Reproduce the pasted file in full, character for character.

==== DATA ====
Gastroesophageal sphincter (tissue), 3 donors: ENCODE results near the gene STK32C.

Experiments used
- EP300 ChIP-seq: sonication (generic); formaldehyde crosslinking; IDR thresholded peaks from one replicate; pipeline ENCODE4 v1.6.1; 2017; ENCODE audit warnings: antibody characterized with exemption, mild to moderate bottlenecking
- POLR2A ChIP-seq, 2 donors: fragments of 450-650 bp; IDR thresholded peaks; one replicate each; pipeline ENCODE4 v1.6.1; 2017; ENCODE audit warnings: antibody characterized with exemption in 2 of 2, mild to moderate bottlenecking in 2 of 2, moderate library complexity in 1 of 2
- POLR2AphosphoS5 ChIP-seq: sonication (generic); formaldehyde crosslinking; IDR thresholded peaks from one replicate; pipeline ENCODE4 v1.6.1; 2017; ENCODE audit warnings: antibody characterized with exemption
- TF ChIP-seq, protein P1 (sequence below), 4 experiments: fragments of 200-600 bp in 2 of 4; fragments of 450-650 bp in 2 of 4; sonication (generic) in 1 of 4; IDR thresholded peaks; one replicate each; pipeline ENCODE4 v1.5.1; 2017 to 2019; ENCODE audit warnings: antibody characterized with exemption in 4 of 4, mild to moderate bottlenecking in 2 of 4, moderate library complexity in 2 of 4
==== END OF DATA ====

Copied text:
Gastroesophageal sphincter (tissue), 3 donors: ENCODE results near the gene STK32C.

Experiments used
- EP300 ChIP-seq: sonication (generic); formaldehyde crosslinking; IDR thresholded peaks from one replicate; pipeline ENCODE4 v1.6.1; 2017; ENCODE audit warnings: antibody characterized with exemption, mild to moderate bottlenecking
- POLR2A ChIP-seq, 2 donors: fragments of 450-650 bp; IDR thresholded peaks; one replicate each; pipeline ENCODE4 v1.6.1; 2017; ENCODE audit warnings: antibody characterized with exemption in 2 of 2, mild to moderate bottlenecking in 2 of 2, moderate library complexity in 1 of 2
- POLR2AphosphoS5 ChIP-seq: sonication (generic); formaldehyde crosslinking; IDR thresholded peaks from one replicate; pipeline ENCODE4 v1.6.1; 2017; ENCODE audit warnings: antibody characterized with exemption
- TF ChIP-seq, protein P1 (sequence below), 4 experiments: fragments of 200-600 bp in 2 of 4; fragments of 450-650 bp in 2 of 4; sonication (generic) in 1 of 4; IDR thresholded peaks; one replicate each; pipeline ENCODE4 v1.5.1; 2017 to 2019; ENCODE audit warnings: antibody characterized with exemption in 4 of 4, mild to moderate bottlenecking in 2 of 4, moderate library complexity in 2 of 4